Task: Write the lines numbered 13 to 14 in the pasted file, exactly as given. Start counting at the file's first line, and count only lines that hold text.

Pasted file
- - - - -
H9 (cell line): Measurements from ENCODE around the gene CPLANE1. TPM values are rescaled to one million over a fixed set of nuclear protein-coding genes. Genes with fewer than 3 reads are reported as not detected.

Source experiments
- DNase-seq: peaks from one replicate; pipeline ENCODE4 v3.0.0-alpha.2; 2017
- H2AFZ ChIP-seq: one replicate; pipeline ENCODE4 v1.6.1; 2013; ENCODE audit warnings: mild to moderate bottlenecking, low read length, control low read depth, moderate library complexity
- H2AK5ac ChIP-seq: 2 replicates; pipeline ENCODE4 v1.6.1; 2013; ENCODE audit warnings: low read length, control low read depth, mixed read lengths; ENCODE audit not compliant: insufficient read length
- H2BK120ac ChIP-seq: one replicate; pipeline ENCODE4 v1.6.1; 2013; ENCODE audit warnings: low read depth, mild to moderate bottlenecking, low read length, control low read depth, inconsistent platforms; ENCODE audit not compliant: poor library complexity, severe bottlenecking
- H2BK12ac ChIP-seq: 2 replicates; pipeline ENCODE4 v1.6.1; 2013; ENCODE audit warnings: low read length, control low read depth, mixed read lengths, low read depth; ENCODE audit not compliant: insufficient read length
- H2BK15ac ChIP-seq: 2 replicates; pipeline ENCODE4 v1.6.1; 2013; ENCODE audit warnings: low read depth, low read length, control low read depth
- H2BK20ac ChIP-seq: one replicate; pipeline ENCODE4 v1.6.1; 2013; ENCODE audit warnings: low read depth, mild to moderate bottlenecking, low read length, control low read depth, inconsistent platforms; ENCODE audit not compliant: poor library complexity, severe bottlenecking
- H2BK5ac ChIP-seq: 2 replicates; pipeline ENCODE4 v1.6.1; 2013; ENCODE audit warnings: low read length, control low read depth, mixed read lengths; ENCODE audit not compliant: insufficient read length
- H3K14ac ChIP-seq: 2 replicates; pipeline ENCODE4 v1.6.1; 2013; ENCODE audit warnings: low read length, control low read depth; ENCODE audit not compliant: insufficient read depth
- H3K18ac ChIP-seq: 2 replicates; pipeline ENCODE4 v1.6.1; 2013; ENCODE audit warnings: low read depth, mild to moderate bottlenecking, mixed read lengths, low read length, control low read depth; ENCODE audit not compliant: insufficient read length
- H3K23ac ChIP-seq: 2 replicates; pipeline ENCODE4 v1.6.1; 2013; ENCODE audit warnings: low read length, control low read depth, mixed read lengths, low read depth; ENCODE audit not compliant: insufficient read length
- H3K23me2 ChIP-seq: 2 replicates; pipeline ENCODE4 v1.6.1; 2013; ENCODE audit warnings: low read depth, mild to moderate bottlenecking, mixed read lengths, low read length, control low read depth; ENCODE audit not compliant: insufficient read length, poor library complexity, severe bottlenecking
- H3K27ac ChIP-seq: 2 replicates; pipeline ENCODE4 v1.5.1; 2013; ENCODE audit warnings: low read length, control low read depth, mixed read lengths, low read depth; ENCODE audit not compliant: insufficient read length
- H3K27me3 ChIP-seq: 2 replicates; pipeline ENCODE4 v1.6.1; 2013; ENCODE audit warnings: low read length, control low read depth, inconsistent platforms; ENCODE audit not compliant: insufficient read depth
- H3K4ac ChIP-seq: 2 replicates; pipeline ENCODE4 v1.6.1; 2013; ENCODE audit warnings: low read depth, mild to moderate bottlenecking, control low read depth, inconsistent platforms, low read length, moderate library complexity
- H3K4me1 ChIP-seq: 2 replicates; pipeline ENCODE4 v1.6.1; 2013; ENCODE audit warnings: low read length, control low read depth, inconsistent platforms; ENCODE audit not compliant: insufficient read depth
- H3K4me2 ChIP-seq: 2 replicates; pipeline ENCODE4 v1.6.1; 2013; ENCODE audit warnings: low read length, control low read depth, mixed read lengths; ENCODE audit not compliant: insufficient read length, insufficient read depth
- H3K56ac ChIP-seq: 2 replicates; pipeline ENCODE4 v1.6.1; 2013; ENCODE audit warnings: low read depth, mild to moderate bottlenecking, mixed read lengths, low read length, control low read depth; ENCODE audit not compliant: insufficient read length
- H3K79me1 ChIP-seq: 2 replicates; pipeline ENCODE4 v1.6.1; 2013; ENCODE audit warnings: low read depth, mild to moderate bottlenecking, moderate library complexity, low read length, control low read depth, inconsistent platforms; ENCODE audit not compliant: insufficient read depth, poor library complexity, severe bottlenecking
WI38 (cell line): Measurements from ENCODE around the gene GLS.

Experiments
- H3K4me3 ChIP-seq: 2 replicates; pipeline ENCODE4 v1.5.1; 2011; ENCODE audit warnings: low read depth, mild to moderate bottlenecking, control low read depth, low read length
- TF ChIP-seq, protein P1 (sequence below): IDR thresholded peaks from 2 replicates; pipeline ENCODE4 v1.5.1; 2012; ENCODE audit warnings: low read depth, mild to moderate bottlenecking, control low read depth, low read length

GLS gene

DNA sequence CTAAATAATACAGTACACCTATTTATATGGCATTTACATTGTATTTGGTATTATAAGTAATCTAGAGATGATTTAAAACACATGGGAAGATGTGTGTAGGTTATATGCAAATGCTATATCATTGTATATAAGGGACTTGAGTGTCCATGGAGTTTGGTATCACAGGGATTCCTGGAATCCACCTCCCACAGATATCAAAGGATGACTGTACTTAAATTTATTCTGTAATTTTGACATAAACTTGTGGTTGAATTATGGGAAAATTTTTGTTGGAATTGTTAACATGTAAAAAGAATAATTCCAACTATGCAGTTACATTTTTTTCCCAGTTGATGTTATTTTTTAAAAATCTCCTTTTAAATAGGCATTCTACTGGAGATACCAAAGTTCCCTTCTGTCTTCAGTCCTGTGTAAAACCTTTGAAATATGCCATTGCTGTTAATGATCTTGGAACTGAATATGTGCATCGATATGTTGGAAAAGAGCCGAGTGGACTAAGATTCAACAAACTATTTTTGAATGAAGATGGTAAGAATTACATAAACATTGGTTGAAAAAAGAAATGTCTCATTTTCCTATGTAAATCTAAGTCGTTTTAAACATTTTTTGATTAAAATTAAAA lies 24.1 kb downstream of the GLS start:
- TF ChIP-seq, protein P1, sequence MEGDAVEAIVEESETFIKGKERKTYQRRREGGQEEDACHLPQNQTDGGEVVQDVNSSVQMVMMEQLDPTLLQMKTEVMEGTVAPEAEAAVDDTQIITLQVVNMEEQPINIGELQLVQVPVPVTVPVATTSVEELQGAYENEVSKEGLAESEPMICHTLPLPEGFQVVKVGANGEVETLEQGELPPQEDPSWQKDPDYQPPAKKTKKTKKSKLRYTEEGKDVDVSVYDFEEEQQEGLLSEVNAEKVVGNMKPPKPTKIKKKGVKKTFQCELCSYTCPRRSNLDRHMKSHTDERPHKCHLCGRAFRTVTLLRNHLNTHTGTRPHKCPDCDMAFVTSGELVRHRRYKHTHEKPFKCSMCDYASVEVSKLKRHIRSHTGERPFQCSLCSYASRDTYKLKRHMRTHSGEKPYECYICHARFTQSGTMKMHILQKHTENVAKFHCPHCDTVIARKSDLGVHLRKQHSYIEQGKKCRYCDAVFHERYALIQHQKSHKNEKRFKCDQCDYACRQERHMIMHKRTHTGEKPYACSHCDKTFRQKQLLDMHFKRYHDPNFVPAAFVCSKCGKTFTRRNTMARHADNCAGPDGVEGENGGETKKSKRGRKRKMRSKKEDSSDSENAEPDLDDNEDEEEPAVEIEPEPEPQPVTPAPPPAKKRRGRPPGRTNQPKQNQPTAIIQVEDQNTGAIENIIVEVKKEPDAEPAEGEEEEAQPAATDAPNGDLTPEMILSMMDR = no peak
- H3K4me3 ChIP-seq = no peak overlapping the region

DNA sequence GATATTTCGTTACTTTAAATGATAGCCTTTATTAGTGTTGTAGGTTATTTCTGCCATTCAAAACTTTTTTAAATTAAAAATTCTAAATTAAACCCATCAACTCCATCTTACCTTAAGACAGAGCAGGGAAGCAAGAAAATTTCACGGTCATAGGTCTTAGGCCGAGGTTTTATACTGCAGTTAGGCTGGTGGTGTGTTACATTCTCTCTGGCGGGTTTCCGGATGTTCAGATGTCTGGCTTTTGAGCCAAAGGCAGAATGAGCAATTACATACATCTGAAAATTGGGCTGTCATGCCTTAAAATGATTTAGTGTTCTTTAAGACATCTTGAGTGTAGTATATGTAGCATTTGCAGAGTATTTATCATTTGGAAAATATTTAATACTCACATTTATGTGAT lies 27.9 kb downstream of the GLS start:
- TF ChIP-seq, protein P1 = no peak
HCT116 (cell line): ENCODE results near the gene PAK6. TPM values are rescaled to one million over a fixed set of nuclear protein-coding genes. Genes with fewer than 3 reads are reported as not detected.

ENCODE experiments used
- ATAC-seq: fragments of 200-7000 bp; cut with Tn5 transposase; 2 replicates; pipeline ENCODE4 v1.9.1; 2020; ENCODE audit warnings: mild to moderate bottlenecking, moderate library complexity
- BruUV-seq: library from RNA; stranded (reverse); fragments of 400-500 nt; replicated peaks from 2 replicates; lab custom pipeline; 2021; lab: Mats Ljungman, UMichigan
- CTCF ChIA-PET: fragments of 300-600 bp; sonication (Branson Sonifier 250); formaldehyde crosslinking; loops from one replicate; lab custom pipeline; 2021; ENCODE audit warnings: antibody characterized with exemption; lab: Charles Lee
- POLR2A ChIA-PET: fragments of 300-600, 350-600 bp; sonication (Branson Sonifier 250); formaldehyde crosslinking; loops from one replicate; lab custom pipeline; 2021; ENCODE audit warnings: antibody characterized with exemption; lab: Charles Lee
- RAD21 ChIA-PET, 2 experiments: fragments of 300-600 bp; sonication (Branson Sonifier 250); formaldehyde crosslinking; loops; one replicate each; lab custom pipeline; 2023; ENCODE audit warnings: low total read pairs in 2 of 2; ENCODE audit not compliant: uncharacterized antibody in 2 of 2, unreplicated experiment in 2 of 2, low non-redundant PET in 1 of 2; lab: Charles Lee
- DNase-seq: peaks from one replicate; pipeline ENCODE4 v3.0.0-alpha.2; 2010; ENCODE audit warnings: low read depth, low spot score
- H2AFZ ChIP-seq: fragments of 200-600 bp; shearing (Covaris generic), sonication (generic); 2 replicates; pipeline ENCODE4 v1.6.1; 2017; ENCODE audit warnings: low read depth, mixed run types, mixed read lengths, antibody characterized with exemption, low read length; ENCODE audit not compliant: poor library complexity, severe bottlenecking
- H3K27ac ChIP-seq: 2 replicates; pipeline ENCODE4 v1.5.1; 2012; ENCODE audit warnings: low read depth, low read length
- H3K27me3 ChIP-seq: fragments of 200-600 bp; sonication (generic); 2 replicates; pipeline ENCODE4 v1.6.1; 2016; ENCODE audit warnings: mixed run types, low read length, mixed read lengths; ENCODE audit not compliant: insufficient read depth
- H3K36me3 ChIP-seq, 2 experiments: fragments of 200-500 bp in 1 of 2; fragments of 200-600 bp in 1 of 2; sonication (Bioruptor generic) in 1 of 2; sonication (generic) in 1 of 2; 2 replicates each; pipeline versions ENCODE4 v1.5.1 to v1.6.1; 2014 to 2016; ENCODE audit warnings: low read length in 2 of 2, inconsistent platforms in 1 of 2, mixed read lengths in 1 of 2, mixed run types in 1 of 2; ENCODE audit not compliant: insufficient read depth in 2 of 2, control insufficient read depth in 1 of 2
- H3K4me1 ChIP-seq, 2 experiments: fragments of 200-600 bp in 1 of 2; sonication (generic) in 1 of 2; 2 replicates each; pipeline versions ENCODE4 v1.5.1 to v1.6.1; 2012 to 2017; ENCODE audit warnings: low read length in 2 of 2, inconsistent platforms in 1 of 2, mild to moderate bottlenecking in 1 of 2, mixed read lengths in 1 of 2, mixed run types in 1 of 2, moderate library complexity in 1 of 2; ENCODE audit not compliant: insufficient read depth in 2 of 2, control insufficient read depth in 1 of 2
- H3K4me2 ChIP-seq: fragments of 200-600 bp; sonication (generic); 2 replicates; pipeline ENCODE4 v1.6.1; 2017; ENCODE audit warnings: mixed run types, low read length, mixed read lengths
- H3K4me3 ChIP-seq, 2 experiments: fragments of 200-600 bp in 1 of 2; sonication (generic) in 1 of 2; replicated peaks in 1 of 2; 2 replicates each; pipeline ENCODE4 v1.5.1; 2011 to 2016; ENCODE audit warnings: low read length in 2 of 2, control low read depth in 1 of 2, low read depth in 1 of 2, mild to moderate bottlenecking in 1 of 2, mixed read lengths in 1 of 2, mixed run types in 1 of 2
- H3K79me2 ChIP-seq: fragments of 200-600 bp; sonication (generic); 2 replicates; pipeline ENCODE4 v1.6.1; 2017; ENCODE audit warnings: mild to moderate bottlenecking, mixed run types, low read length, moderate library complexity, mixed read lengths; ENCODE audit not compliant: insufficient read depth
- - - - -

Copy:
- H3K23ac ChIP-seq: 2 replicates; pipeline ENCODE4 v1.6.1; 2013; ENCODE audit warnings: low read length, control low read depth, mixed read lengths, low read depth; ENCODE audit not compliant: insufficient read length
- H3K23me2 ChIP-seq: 2 replicates; pipeline ENCODE4 v1.6.1; 2013; ENCODE audit warnings: low read depth, mild to moderate bottlenecking, mixed read lengths, low read length, control low read depth; ENCODE audit not compliant: insufficient read length, poor library complexity, severe bottlenecking